Reclamation of coal tailings and waste

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Flood-affected Australian mines have the opportunity to boost productivity while decreasing the costs of environmental compliance, thanks to new tailings reclamation technology now being trialled in the Bowen Basin.

Devastating floods over summer have left production severely affected at many mines, at a time when the possible introduction of a carbon tax looms large for coal mine operators. If the mining sector is to continue providing a solid foundation for the Australian economy, creative answers are needed for both these challenges.

Hydraulic mining of tailings dams and waste represents a strong future for Australian coal, not just for flood recovery, but for the ongoing profitability and environmental sustainability of the industry,” said Ross Garling, Managing Director of Hydraulic Mining Solutions.

Hydraulic mining uses jets of water under pressure to cut large quantities of material, converting them into a slurry to be transported to the processing plant. Once the slurry is formed, it flows along a pre-established channel and over a screen to remove debris. The pressure of the water and density of t he slurry are carefully monitored for effective outcomes.

Techniques originally developed by the English china clay mining industry, and refined in South Africa’s gold mines, are now being effectively used in Australian coal mines to reclaim valuable commodities from tailings waste, increasing profitability and mine life.

“The hydraulic mining of old was low pressure and relatively fixed in location, requiring large infrastructure to supply the necessary volumes of water,” Garling said. “Today’s hydraulic mining is markedly different, with higher pressures, lower water requirements, and low infrastructure costs.”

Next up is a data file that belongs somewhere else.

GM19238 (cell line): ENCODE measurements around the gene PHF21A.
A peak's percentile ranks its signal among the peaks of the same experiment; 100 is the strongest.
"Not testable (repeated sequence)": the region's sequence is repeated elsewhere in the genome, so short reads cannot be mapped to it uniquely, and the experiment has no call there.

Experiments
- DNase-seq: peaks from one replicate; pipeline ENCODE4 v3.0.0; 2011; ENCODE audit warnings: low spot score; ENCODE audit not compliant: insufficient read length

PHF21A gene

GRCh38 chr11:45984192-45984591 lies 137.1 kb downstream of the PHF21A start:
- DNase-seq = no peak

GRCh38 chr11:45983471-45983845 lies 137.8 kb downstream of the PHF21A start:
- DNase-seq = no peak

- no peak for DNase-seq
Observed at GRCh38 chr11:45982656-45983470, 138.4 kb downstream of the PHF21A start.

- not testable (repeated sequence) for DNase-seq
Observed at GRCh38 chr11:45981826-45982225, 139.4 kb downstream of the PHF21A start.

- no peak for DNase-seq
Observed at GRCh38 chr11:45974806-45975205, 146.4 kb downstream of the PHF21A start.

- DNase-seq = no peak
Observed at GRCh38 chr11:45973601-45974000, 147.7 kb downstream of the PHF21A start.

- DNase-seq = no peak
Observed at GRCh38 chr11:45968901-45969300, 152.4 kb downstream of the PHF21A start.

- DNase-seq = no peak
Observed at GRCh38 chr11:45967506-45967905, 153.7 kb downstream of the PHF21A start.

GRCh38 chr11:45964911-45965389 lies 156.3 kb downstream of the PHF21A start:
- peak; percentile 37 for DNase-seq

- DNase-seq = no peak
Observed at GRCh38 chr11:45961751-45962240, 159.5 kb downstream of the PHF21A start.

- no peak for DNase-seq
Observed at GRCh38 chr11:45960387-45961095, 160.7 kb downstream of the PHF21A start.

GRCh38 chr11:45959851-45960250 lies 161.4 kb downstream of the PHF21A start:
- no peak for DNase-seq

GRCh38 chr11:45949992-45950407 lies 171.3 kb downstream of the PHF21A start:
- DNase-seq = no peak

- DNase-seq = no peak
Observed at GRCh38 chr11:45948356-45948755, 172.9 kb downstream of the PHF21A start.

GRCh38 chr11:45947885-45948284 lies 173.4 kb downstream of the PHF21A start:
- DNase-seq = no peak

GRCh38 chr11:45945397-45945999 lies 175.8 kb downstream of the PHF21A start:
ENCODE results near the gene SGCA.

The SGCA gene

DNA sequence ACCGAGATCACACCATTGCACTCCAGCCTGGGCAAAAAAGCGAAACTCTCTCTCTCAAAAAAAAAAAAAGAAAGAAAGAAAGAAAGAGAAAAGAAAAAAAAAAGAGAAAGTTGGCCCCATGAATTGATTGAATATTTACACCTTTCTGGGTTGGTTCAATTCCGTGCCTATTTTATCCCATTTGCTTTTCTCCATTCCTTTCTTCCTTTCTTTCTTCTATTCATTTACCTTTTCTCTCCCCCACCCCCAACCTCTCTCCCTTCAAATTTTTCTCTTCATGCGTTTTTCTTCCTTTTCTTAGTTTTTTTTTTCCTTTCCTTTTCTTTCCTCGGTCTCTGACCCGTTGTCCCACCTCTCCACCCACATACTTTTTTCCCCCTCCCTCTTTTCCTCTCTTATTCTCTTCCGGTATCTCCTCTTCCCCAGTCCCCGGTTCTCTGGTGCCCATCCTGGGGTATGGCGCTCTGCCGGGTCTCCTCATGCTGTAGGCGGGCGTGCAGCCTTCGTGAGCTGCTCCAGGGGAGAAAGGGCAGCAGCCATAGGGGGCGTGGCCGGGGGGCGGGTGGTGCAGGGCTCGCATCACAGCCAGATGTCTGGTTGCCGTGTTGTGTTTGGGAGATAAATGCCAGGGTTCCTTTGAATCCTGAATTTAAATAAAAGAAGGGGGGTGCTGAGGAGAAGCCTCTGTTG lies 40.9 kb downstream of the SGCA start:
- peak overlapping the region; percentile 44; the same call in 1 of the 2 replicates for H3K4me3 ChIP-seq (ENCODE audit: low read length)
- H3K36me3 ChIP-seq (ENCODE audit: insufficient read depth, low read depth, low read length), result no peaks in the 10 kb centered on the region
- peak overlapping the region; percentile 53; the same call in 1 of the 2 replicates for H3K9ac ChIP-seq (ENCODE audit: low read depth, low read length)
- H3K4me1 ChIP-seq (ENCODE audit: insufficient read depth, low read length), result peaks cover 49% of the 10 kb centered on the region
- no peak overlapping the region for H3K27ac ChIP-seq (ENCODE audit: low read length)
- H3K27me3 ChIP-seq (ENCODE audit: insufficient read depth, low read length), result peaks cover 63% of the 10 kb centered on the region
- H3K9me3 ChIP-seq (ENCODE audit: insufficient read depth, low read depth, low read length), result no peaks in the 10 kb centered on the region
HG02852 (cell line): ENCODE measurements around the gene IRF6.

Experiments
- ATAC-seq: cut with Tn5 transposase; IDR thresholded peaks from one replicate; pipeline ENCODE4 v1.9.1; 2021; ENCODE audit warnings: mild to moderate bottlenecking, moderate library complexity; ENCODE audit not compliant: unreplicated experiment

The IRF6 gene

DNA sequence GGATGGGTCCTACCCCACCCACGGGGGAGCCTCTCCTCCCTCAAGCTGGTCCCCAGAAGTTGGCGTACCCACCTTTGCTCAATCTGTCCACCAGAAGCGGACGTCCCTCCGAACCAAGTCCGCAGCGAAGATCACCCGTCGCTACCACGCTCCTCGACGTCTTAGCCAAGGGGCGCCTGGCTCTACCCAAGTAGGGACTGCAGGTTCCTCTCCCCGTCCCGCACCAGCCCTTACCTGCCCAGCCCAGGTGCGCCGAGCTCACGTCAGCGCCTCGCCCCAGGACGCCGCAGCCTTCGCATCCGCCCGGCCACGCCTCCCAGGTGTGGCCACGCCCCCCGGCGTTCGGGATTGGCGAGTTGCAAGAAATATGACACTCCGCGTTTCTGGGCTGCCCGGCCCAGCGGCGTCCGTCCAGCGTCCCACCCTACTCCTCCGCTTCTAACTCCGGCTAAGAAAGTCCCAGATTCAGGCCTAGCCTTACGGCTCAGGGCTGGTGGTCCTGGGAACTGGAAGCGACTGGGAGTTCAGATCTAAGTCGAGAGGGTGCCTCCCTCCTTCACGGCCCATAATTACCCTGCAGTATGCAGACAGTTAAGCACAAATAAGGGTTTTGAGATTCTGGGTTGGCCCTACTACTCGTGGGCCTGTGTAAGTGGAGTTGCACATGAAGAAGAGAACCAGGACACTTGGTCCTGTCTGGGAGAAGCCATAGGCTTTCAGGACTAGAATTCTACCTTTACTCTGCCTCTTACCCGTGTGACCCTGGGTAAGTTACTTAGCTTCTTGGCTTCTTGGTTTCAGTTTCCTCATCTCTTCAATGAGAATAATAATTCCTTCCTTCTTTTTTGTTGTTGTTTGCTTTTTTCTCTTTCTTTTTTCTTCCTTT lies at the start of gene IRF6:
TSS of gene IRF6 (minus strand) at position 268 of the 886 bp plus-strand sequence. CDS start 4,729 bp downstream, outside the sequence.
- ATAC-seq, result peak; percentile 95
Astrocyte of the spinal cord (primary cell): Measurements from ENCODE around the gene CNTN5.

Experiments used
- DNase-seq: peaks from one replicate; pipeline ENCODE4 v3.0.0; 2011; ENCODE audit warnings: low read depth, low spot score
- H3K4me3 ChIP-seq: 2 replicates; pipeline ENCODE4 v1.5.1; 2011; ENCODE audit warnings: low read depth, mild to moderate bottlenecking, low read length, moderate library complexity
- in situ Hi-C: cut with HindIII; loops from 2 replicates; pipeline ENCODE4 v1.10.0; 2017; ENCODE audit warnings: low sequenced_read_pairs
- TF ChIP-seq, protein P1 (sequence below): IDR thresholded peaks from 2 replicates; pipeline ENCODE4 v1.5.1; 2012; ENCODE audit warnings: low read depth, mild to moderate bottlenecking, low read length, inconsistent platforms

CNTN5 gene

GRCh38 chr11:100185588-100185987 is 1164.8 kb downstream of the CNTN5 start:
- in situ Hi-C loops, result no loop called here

Pressures have been increased to 23-40 bar – variable to suit the conditions – creating consistently high-density slurries. Special nozzle designs project a concentrated jet for maximum energy impact at the face.

One high pressure water monitor is capable of mining 200 to 500 tonnes per hour of material, and multiple monitors can be used to increase throughput. High per-unit production means low costs for the mine operator.

The monitors can be mounted on remote controlled caterpillar-type tracks, allowing excellent mobility and low ground pressure. Water is delivered by steel and flexible HP lines, so that the high pressure pump station can remain in a constant location. The slurry can flow over distances, requiring only minimal moves for the slurry pump stations. “Because the monitors are so mobile and the water and slurry can be moved considerable distances, civil infrastructure costs are low,” said Garling. “Also, because this method of mining is so precise, it is ideal for controlled clean-up around existing infrastructure without the risk of damage.”

At the trial of hydraulic mining currently underway at a Central Queensland mine, outcomes have been very positive at a critical time for the industry. “We’re supplementing the feed into their coal washery, so they can produce more coal, at a time when many mines are short of coal production,” said Garling.

Hydraulic mining is also environmentally friendly when combined with SCL’s coal processing, it uses only 1/8 of the greenhouse gases used in conventional mining to produce a tonne of product coal, which earns it strong government support. “In some cases, mine operators can reduce their rehabilitation bonds,” he said.

The water used is largely recycled, and as there is little expressed water, there are minimal evaporation losses. Even seawater and process water are acceptable, where available.

The technique also enables cost-effective relocation of tailings for the rehabilitation of mine sites. “Once the slurry has been processed for extraction of the coal, effluent can be pumped into a location where it can be placed sustainably for the future – frequently underground,” said Garling. “Hydraulic mining represents an effective solution to the growing demand for coal tailings management in this country.”

By Hydraulic Mining Solutions www.hydraulicminingsolutions.com.au

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